Here's The 3-Step Routine That Calmed My Seborrheic Dermatitis For Good

Contributing Wellness & Beauty Editor By Lindsay Kellner
Contributing Wellness & Beauty Editor
Lindsay is a freelance writer and certified yoga instructor based in Brooklyn, NY. She holds a journalism and psychology degree from New York University. Kellner is the co-author of “The Spirit Almanac: A Modern Guide to Ancient Self Care,” with mbg Sustainability Editor Emma Loewe.
Here's The 3-Step Routine That Calmed My Seborrheic Dermatitis For Good

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After living with a flaky scalp for as long as I could remember, I recently figured out what it was—seborrheic dermatitis ("sebo" for short) many thanks to Alan Dattner, M.D.'s, OG skin care book Radiant Skin. It was the only beauty book I could find with extensive information—an entire chapter!—dedicated to the condition. Also known as "adult cradle cap," sebo is a type of eczema triggered by stress, hormone imbalance, chemical irritants in shampoos, and extremely dry or cold weather. According to Cybele Fishman, M.D., sebo could also be a sign that your skin's microbiome is out of balance.

I knew it wasn't "normal" dandruff because my flakes were thick, sometimes yellow, and clustered. Although many hairstylists insisted that it was product buildup and the unfortunate result of too much hair washing, I tried clarifying shampoo, dandruff shampoo, low-poo, no-poo, apple cider vinegar rinse, and everything in between—all of which made it worse. When home remedies fail, especially when they're made by trusted experts, it's frustrating to say the least!

I had to experiment (for what would be more than a decade) to find products and ingredients that would work through trial and error. A three-pronged approach of stress management, finding the right, safe topicals, and weekly treatment rituals became the winning combination for me. Familiarizing myself with triggers that made it worse and products that soothed was key. For example, I know now to expect a flare-up when I'm really stressed, and the reverse is true: Typically on vacation I'm less likely to experience flaking.

Here is the winning routine and process that finally worked for me—hopefully it helps some of you as well:

1. I found the right shampoo combo.

For years I was convinced that I needed a "green" shampoo and tried every brand I could get my hands on. Head & Shoulders was my standby during that time, stabilizing my scalp after even natural shampoos irritated it, but trusty H&S failed sometimes, too. Earlier this year I discovered True Botanicals nourishing shampoo, which seemed to cause less irritation than any other natural shampoo, but it was really Kamedis anti-dandruff SEBO shampoo that cleared everything up. I've never used anything that worked so quickly. I now use Kamedis on its own one to two times a week, and I combine it with True Botanicals (and other shampoos, I'm always testing) the rest of the time. Nailing down these products helped decrease flaking and itching by almost 70 percent—it made a huge difference.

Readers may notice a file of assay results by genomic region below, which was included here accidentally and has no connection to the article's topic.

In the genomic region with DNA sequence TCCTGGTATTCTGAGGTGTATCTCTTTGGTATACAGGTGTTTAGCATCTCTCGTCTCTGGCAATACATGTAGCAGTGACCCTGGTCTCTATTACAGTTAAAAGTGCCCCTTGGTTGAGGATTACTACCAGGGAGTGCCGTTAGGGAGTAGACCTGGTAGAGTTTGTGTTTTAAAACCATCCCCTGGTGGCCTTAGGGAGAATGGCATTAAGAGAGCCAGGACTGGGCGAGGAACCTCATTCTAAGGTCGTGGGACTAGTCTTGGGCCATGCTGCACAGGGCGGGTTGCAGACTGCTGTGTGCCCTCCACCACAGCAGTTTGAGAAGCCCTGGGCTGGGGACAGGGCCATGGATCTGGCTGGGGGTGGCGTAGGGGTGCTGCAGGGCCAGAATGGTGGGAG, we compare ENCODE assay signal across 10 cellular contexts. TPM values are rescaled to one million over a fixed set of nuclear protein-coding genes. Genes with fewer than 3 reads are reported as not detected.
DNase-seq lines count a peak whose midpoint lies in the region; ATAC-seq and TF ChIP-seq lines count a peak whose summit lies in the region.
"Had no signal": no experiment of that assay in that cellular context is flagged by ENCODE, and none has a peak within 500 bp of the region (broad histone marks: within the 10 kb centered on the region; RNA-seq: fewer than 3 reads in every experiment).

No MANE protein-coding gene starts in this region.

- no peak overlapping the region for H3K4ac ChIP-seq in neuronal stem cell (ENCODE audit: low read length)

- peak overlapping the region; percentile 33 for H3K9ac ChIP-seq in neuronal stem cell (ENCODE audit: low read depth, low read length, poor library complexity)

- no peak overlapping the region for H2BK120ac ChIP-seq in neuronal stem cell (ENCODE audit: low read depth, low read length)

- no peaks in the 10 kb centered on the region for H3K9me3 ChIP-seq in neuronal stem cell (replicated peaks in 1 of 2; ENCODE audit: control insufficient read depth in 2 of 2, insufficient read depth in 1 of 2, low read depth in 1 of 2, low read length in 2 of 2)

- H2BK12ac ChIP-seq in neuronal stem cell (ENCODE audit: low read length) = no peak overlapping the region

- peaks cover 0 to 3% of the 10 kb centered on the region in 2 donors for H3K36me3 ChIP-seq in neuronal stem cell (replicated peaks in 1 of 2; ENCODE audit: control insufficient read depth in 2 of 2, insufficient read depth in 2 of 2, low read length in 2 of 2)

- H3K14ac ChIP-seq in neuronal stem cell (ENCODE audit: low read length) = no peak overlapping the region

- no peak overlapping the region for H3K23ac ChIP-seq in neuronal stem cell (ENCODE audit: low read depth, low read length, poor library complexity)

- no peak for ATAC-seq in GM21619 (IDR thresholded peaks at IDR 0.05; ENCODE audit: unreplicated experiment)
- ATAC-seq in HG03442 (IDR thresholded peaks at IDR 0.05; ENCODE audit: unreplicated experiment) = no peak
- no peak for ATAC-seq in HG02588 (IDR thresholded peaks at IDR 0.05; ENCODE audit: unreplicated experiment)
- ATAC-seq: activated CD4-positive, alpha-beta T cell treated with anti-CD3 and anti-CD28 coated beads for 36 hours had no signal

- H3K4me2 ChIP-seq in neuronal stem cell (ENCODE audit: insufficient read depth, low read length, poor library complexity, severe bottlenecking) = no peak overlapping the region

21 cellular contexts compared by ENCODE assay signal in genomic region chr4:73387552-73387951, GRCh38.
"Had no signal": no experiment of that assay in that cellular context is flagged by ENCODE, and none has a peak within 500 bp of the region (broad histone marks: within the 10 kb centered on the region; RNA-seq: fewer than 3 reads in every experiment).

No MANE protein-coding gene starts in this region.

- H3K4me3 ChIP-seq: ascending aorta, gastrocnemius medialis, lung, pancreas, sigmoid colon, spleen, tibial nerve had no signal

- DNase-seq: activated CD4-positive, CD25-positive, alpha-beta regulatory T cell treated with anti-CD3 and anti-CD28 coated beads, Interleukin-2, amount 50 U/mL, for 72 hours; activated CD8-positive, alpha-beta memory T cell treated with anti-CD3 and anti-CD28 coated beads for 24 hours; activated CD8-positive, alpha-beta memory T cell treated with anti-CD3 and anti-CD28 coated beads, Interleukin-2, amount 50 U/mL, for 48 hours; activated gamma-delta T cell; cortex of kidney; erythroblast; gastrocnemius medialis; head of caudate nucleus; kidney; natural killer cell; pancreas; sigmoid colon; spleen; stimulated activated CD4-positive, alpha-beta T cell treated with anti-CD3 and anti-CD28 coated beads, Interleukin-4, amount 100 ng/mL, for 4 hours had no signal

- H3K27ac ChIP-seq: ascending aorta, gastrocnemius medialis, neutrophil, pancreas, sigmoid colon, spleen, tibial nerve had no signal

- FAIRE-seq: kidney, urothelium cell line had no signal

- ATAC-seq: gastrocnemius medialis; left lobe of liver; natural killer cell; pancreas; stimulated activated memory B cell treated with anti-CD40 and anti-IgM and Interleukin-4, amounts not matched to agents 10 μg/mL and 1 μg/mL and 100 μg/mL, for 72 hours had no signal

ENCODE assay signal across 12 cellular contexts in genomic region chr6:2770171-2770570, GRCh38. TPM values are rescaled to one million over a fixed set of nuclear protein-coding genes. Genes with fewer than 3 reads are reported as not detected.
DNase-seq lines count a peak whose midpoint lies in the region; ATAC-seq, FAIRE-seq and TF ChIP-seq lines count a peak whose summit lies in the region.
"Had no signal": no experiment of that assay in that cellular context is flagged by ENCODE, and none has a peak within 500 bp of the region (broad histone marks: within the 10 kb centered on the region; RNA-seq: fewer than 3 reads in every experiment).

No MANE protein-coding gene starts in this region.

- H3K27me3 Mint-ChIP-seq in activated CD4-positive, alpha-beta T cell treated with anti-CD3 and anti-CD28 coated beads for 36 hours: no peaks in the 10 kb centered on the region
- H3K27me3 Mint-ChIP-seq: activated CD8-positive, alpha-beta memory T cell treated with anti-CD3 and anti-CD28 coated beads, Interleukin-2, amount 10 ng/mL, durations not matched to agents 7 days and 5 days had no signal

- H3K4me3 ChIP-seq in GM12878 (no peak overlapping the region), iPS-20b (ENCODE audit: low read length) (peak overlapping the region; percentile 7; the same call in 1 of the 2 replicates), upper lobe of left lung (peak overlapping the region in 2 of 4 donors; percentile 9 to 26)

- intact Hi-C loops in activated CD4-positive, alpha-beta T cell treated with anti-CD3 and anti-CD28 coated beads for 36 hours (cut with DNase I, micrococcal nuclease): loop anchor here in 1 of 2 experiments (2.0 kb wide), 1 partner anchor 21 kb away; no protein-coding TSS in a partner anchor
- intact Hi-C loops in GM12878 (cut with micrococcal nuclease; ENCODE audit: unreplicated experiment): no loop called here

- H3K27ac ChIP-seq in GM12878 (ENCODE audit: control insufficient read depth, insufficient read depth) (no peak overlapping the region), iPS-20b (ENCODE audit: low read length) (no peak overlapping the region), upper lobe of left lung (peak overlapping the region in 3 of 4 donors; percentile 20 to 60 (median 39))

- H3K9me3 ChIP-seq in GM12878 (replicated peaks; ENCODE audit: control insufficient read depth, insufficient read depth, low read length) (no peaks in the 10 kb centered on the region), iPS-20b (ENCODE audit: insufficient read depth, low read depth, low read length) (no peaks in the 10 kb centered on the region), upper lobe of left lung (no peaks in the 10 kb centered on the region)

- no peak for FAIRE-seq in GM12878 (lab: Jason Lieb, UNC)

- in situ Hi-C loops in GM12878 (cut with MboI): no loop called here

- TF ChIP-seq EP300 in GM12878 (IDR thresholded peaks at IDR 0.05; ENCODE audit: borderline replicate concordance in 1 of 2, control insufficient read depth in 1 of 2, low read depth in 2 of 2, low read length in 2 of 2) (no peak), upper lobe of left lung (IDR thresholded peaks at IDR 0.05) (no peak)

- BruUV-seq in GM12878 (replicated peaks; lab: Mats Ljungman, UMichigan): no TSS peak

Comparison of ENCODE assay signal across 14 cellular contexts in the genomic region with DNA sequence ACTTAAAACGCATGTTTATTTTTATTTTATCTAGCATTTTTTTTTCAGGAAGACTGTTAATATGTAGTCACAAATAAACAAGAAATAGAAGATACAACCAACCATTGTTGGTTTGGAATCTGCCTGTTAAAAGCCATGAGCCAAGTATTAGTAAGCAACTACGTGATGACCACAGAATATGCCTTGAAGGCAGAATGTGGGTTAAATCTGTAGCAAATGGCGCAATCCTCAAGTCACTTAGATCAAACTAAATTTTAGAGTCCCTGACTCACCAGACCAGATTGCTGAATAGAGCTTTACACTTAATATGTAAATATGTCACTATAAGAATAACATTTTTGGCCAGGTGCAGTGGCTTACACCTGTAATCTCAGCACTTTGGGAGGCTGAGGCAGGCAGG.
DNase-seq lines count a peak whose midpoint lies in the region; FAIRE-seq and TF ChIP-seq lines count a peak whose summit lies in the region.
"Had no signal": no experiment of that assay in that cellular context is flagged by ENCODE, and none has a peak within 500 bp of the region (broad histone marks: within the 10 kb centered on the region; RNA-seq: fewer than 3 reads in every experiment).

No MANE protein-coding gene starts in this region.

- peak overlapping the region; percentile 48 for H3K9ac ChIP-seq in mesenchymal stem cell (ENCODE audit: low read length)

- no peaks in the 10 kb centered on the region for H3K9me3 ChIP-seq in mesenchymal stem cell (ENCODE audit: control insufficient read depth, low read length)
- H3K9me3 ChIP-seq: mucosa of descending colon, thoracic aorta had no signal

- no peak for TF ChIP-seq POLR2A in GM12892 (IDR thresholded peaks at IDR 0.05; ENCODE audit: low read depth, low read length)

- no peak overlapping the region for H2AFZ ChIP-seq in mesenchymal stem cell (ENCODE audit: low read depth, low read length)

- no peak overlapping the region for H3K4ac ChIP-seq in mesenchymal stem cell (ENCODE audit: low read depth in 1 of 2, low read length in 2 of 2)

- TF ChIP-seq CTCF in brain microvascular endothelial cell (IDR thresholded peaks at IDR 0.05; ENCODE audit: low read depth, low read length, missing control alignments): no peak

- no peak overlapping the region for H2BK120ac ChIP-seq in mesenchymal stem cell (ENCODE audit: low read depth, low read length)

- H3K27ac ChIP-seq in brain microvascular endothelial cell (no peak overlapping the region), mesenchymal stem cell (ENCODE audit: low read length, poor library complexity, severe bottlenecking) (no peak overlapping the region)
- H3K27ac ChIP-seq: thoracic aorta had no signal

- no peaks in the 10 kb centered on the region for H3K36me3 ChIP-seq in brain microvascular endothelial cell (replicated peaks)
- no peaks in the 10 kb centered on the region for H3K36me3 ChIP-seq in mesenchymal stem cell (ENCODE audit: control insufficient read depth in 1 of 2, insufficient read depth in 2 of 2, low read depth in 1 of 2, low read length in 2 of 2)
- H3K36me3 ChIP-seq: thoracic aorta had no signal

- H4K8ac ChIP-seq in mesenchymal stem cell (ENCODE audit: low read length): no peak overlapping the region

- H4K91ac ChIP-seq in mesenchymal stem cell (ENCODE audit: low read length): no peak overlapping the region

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2. I treat my scalp once a week.

A weekly moisture treatment helps keep flakes and itchiness to a minimum. If you can leave it on overnight, that's best, but I can't sleep with an oiled head and personally prefer allowing it to soak for two to four hours on a Sunday. My favorites are Beneath Your Mask skin and hair serum, which is a blend of potent, plant-based oils and Nucifera balm, which is a solid balm that comes in a tub. Preventing flakes from dryness while using treatments with naturally antimicrobial properties will help balance hydration and the microbiome of the scalp.

3. I started a probiotic regimen.

This was a recommendation from Dr. Fishman. I had taken a probiotic before but only to counteract antibiotics. She said starting a regular probiotic regimen may help address the imbalance of "bad" bacteria on my skin and particularly on my scalp. I'm currently taking Dr. Fishman's own probiotic, one she formulated specifically for skin issues, but I've also seen great results taking Garden of Life's 100 billion strain.

These three tips have been game-changing for my scalp, and I've tried everything! Earlier this year, I also tried craniosacral therapy, and even cutting out dairy, sugar, and reducing my caffeine intake—all of these were helpful, but I saw the best results from this daily, weekly, and internal approach. Of course, before starting a new supplement or skincare regimen, talk to your derm or healthcare provider.

For a crash course on hair oils, check out celebrity stylist Kristen Shaw's expert tips.

And are you ready to learn how to fight inflammation and address autoimmune disease through the power of food? Join our 5-Day Inflammation Video Summit with mindbodygreen’s top doctors.

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